The training procedure of VAEs should find parameters $\hat\theta$ that cause the marginal of $z$ to approximate the specified prior, i.e. $\int_{dx} P^{\hat\theta}_{x,z} \approx P_z$ ...

  • If training converges to a meaningful optimum;
  • If the network has sufficient capacity, such that the approximation loss $D[ Q^\phi_{z|x} \| P_{z|x}]$ vanishes and the evidence lower-bound becomes tight;
  • If the encoding model used for amortized inference is expressive enough to predict the correct distribution parameters $\phi$ for each $x$ that achieve this minimal $D[ Q^\phi_{z|x} \| P_{z|x}]$.

If these conditions hold, one expects the average of $Q_{z|x}$ over the training data $\mathcal X = \{x_1,..,x_L\}$ to approximate the specified prior $P_z$, i.e. $\langle Q_{z|x} \rangle_{\mathcal X}\approx P_z$. (And I suppose this can be interpreted as reflecting the true marginal $P^\theta_{z}$ if $\mathcal X$ are a good sample of the true $P_x$).

In my experience, if $\langle Q_{z|x} \rangle_{\mathcal X}$ and $P_z$ differ substantially, the following might be true:

  • Decoder or encoder training failed (numerical problem, vanishing gradients, mode collapse, finding a poor local optimum)
  • The encoder/decoder lack capacity to map $z$$x$
  • The latent space lacks capacity to describe all variability in $P_x$

I'm not sure whether adjusting the strength of the prior, or adding other penalties, could influence $Q_{z|x}$, to cause the above to be false. In the usual VAE the latents are Gaussian $z\sim\mathcal N(0,\boldsymbol I)$, so the decoding weights should be able to adjust to make any Gaussian distribution on the latents align with this (in principle and with the aforementioned caveats).

For Gaussian VAEs you can get the marginal $\langle Q_{z|x}\rangle_{\mathcal X}$ using the law of total variance. The mean for each component is the average over the training data $\mu = \langle \mu(x) \rangle_{x\in\mathcal X}$. The variance for each component is $\sigma^2 = \langle \sigma^2(x) \rangle_{x\in\mathcal X} + \operatorname{var}_{x\in\mathcal X}[\mu(x)]$. I've seen this differ substantially from $P_z$ early in training. Since everything is a diagonal Gaussian, you could adjust the adjacent encoder/decoder weights/biases so that this matches $P_z$. I tried this and it may slightly accelerate the early phases of training.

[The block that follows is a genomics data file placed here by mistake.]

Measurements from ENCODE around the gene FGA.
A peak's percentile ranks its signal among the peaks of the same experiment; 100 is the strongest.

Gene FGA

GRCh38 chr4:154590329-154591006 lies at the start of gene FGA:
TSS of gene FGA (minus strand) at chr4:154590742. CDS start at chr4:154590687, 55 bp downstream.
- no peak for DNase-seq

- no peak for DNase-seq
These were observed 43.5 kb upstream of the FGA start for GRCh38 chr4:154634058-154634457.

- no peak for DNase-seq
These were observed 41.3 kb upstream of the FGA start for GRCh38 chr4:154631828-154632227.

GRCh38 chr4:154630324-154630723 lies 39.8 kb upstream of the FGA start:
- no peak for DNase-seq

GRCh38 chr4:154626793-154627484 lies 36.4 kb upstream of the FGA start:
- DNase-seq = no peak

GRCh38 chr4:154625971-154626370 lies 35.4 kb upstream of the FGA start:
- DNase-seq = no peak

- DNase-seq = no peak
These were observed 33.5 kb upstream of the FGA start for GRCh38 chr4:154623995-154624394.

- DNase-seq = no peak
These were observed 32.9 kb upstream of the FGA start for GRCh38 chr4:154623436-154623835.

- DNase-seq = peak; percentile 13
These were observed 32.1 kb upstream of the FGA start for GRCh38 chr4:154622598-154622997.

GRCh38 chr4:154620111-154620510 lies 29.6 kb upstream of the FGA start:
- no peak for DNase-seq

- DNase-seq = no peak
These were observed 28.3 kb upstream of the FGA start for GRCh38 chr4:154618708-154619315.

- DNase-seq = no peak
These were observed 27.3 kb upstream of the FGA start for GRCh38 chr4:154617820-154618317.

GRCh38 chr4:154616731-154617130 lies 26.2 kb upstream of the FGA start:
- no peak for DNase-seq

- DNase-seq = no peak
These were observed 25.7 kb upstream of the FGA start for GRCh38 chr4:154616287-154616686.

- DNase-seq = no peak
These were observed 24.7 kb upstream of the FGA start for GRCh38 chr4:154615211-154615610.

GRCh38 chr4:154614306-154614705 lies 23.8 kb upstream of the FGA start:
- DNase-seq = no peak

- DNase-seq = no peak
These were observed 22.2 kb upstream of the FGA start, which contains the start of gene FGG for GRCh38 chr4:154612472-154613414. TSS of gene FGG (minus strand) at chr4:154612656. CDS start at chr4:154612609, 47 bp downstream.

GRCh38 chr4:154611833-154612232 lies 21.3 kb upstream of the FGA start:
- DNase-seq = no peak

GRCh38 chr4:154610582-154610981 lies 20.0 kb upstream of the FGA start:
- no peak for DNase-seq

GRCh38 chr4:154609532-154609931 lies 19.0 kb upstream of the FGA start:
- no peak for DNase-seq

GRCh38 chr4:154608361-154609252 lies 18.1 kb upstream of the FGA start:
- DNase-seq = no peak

All of this is more subtle in models where the latent $P_z$ is itself trainable. For example, The restricted Boltzmann machine uses Bernoulli latents with a parameter $p$. In this case the "prior" should adapt during training, since you can't guarantee that your latents will have the right distribution of feature frequencies to match the data a priori. There isn't much point is explicitly parameterize $P_z$ in the Gaussian VAE, since these parameters can be absorbed into the adjacent encoding/decoding layers.

TLDR:

  • When deriving the loss function, it is valid to assume $P^\theta_z = P_z$, where $P_z$ is fixed, inasmuch as we are searching for a model where this is true by construction. Minimizing this loss, when successful, will make $P^\theta_z \approx P_z$.
  • If your prior needs to adjust parameters that can't be handled by backprop + reparameterization trick, there may be good reason to update $P_z \gets P^\theta_z \approx \langle P^\theta_{z|x}\rangle_{\mathcal X}$ (or some approximation) during training. This, at least, was my understanding of the wake-sleep algorithm.
  • Sometimes, we don't find a model where $P^\theta_z \approx P_z$. Free energy is not minimized and we should be suspicious of the model. Maybe then, as you say, one should use $\langle P_{z|x}\rangle_{\mathcal X}$ to sample $z$.

I have more experience with restricted Boltzmann machines, where the generative $P_z$ does change during training. As far as I can tell, this shouldn't need to happen in VAEs with Gaussian latent spaces trained via backpropagation. Experts might want to weight in—I may have made some errors.